Reply
  5. W Ww Posted on June 30, 2020 at 6:52 pm

    It is the most hardest thing in this series😂

    Reply
  6. Dheinny Marques Posted on June 30, 2020 at 6:52 pm

    Ow my god.. It's really difficulty to notice the these contractions' pronounces

    Reply
  7. Laura Elena Muneratti Posted on June 30, 2020 at 6:52 pm

    Thanks Tim it was so useful this video 👏👏👏

    Reply
  8. Anna Cafaro Posted on June 30, 2020 at 6:52 pm

    Tim, is there a 'modal form' for have? or you mean its auxiliary form?

    Reply
  9. Yaya Nguyen Posted on June 30, 2020 at 6:52 pm

    I think that this is the most important part which so far I have been looking for improving speaking skill and listening from accent of native speaker. From that, I can speak english is more natural if I hit the book right now and finally, Tim ' so lovely and humorous. Thank BBC so much!

    Reply
  10. とんとん Posted on June 30, 2020 at 6:52 pm

    Sooooo hard😇

    Reply
  11. Ronald Wilmer Flores Totora Posted on June 30, 2020 at 6:52 pm

    Does the contraction of have come naturally when speaking?? Or not

    Reply
  12. 소니아 Posted on June 30, 2020 at 6:52 pm

    Think you for helping us Tim, but the pronunciation of the auxiliary form is still ambiguous for me. I know that they are reduced when they stand as helping verbs in sentences
    What if they stand as main verbs in sentences, how would we pronounce them? E.g. I have an iPad. How "have" is pronouced here?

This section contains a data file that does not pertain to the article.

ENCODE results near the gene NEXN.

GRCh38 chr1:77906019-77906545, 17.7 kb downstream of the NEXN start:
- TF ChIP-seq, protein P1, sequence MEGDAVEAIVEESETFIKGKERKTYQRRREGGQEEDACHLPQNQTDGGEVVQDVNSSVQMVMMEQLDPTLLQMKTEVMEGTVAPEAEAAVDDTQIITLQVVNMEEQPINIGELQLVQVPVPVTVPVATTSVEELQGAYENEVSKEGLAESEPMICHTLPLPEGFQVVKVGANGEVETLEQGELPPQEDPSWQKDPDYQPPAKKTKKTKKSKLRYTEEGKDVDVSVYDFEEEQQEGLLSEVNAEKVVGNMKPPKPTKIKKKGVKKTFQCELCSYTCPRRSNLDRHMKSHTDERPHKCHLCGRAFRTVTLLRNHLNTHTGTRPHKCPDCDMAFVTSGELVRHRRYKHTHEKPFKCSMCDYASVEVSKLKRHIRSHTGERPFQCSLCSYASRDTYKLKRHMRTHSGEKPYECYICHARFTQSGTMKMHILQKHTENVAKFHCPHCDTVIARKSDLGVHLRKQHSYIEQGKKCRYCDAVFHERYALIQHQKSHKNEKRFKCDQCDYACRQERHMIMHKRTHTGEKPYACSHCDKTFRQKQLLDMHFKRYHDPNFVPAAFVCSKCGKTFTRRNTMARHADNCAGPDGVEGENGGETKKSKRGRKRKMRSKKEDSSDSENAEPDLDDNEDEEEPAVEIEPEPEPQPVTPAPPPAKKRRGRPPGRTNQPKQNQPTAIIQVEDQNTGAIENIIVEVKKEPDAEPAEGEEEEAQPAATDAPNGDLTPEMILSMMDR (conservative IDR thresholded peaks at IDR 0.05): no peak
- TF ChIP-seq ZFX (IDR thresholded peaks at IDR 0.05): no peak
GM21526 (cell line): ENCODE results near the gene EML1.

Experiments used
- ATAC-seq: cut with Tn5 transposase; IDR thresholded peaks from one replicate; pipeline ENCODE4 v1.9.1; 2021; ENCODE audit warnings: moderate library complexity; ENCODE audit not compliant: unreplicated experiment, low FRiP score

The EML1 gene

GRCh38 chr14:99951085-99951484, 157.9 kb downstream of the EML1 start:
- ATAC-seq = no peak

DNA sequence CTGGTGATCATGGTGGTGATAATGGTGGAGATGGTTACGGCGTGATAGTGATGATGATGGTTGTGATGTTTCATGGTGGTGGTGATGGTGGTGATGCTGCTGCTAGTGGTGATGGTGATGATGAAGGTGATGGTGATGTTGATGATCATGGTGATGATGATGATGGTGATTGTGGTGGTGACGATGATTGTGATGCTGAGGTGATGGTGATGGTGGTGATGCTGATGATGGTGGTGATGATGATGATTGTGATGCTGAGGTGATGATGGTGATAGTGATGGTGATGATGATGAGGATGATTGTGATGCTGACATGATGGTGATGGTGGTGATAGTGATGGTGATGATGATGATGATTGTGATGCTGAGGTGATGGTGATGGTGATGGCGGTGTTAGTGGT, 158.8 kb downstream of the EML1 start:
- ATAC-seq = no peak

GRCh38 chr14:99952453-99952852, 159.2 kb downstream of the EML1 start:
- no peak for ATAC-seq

Reply
  13. kukum camara Posted on June 30, 2020 at 6:52 pm

    I am following all your videos because, I have a big problem with my pronounciation thanks.
    Can I use this sound for formal conversation?

    Reply
  14. Hoàng Kim Việt Posted on June 30, 2020 at 6:52 pm

    The words I learnt from this video:
    – Nouns: Instruction, shed

    Reply
  15. Ulhas Damodar Posted on June 30, 2020 at 6:52 pm

    Magical workshop ..gives a magical haircut!

    Reply
  16. Trung Nguyễn Tiến Posted on June 30, 2020 at 6:52 pm

    It's so hard

    Reply
  17. Aslan Ormar Posted on June 30, 2020 at 6:52 pm

    contractions are stupid and ridiculous e_e

    Reply
  18. ,Austin Austin Posted on June 30, 2020 at 6:52 pm

    what the last interviewee on the streets said sounds n looks like "I just stayed in bed" doesn't it? there's no "ve" sound at all!

    Reply
  19. Ratanak Gaming Posted on June 30, 2020 at 6:52 pm

    It impossible mission to complete

    Reply
  20. kaaskaa201 Posted on June 30, 2020 at 6:52 pm

    How about ''have you ever been to…?'' is it the strong have or should we use schwa?

    Reply
  21. Jan Knížek Posted on June 30, 2020 at 6:52 pm

    It's very useful, but have is actually pronounced as /hæv/, not /hæf/.

    Reply
  22. Tatiana Salazar Posted on June 30, 2020 at 6:52 pm

    From Colombia exactly in Chocó department, I wanna say to you: thank you so much for using a simple way to explain the real English.

    Reply
  23. Hugo Alvarez Posted on June 30, 2020 at 6:52 pm

    It's very difficult! D:

    Reply
  24. Abe Thomas Posted on June 30, 2020 at 6:52 pm

    Happy new year

    Reply
  25. Leo Zeref Posted on June 30, 2020 at 6:52 pm

    Awesome! :'v

    Reply
  26. Thị Diệu Hương Nguyễn Posted on June 30, 2020 at 6:52 pm

    Really thanks, it's useful

    Reply
  27. 도로시야, Posted on June 30, 2020 at 6:52 pm

    Really really thank you !

    Reply